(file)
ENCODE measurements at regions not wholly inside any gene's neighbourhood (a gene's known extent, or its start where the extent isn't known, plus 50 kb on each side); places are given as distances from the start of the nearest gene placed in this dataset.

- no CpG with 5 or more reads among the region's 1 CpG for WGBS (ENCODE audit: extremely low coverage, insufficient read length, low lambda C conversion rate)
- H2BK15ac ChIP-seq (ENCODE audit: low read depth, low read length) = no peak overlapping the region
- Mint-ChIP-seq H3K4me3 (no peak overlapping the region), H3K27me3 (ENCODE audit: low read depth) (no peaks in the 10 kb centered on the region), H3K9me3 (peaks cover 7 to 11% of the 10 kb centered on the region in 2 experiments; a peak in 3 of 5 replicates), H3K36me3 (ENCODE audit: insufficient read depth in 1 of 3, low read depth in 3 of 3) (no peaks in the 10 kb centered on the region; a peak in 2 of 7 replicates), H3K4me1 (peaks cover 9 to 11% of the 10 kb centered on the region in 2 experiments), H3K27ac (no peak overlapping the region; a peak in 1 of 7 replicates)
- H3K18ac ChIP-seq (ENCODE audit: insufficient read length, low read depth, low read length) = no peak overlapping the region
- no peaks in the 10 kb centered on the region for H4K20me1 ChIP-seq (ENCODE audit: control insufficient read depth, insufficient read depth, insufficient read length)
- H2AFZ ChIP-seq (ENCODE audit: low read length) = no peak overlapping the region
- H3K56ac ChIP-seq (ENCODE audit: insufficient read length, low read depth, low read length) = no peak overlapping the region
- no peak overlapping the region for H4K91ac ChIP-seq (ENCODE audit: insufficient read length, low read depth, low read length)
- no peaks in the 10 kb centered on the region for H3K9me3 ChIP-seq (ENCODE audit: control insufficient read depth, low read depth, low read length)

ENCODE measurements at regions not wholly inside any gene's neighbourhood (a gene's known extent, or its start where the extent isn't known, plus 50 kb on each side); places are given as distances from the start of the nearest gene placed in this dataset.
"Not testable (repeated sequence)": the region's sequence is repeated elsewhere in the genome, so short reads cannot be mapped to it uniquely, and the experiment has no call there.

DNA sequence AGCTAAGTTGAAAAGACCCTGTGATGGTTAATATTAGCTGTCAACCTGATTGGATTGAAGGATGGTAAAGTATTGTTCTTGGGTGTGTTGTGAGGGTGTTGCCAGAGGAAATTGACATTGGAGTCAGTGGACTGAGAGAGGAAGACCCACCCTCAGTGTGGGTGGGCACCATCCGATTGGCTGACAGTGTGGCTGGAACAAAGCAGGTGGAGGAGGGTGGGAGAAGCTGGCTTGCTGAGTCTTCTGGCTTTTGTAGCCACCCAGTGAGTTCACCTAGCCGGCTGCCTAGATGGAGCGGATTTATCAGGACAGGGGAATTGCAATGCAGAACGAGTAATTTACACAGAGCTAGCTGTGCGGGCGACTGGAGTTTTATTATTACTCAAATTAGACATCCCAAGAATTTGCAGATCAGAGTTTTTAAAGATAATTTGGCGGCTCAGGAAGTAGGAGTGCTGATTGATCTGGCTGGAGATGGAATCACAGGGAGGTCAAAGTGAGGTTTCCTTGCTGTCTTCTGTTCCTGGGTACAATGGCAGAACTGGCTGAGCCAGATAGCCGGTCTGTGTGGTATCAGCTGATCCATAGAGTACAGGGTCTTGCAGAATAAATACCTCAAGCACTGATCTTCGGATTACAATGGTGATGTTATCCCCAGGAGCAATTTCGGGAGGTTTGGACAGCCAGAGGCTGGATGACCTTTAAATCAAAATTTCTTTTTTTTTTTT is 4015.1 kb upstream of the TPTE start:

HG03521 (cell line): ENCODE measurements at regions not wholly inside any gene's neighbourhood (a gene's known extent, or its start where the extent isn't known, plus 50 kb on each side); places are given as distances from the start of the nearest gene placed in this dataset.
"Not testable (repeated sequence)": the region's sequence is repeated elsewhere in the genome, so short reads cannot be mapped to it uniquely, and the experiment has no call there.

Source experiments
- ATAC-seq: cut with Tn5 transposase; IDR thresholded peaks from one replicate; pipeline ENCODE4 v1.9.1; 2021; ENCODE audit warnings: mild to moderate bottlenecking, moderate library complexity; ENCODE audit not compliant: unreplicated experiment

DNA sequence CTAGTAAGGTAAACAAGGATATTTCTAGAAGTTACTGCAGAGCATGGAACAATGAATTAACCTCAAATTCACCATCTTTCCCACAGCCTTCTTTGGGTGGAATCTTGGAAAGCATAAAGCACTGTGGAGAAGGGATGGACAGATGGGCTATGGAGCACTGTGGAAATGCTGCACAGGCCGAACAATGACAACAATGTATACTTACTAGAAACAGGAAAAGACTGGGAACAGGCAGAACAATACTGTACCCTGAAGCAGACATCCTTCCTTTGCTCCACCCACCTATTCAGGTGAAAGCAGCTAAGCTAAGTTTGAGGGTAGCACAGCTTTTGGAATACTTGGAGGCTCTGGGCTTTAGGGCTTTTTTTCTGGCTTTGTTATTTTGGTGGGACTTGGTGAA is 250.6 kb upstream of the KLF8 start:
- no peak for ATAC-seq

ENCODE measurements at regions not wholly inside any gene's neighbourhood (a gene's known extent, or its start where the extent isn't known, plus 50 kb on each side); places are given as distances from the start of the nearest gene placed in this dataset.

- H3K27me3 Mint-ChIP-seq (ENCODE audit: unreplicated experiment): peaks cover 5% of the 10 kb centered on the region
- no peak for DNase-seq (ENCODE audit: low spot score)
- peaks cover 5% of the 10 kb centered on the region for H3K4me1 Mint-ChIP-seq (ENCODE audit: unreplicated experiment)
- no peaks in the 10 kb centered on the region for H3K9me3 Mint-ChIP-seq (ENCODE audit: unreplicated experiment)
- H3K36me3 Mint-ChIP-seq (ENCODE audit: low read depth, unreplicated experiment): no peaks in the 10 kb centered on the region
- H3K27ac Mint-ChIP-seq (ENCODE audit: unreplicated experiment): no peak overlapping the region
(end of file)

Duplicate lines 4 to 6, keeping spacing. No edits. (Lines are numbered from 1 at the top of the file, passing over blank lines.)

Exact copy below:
- Mint-ChIP-seq H3K4me3 (no peak overlapping the region), H3K27me3 (ENCODE audit: low read depth) (no peaks in the 10 kb centered on the region), H3K9me3 (peaks cover 7 to 11% of the 10 kb centered on the region in 2 experiments; a peak in 3 of 5 replicates), H3K36me3 (ENCODE audit: insufficient read depth in 1 of 3, low read depth in 3 of 3) (no peaks in the 10 kb centered on the region; a peak in 2 of 7 replicates), H3K4me1 (peaks cover 9 to 11% of the 10 kb centered on the region in 2 experiments), H3K27ac (no peak overlapping the region; a peak in 1 of 7 replicates)
- H3K18ac ChIP-seq (ENCODE audit: insufficient read length, low read depth, low read length) = no peak overlapping the region
- no peaks in the 10 kb centered on the region for H4K20me1 ChIP-seq (ENCODE audit: control insufficient read depth, insufficient read depth, insufficient read length)